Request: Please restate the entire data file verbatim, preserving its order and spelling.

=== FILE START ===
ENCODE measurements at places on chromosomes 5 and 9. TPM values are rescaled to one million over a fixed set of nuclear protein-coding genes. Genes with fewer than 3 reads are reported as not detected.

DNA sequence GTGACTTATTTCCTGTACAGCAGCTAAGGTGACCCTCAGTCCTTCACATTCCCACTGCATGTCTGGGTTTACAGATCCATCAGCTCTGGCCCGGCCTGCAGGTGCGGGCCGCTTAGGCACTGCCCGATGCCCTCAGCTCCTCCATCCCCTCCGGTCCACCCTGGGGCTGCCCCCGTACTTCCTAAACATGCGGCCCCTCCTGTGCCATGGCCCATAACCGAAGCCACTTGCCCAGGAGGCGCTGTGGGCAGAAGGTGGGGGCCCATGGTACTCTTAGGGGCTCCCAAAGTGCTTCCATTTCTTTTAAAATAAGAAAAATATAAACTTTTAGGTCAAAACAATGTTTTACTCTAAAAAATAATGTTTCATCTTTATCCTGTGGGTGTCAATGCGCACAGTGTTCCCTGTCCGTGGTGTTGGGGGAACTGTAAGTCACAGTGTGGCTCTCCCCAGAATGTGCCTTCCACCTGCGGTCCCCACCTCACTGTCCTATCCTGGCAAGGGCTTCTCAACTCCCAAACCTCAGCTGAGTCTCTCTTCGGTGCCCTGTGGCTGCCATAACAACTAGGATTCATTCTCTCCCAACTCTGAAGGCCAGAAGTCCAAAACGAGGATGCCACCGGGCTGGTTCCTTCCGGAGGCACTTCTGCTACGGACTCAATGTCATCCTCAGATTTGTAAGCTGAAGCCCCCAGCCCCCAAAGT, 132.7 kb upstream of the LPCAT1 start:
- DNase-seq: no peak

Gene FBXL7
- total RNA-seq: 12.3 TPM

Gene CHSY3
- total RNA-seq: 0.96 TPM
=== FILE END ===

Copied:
ENCODE measurements at places on chromosomes 5 and 9. TPM values are rescaled to one million over a fixed set of nuclear protein-coding genes. Genes with fewer than 3 reads are reported as not detected.

DNA sequence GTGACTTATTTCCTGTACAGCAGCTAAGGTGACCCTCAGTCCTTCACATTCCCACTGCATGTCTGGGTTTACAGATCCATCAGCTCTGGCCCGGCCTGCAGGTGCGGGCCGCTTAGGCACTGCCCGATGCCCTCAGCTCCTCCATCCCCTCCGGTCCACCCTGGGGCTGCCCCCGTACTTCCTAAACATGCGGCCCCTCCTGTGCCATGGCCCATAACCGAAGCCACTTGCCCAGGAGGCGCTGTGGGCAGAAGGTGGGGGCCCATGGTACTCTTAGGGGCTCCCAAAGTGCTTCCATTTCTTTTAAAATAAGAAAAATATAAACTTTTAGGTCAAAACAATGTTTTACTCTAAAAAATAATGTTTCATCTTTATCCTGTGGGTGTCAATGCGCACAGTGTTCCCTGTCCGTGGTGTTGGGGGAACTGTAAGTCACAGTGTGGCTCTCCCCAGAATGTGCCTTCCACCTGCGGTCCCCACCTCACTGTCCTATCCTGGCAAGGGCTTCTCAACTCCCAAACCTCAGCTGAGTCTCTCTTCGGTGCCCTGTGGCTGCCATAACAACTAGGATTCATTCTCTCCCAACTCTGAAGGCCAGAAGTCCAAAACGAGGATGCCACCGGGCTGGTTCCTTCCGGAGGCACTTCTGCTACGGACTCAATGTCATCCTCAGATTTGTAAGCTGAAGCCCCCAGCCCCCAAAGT, 132.7 kb upstream of the LPCAT1 start:
- DNase-seq: no peak

Gene FBXL7
- total RNA-seq: 12.3 TPM

Gene CHSY3
- total RNA-seq: 0.96 TPM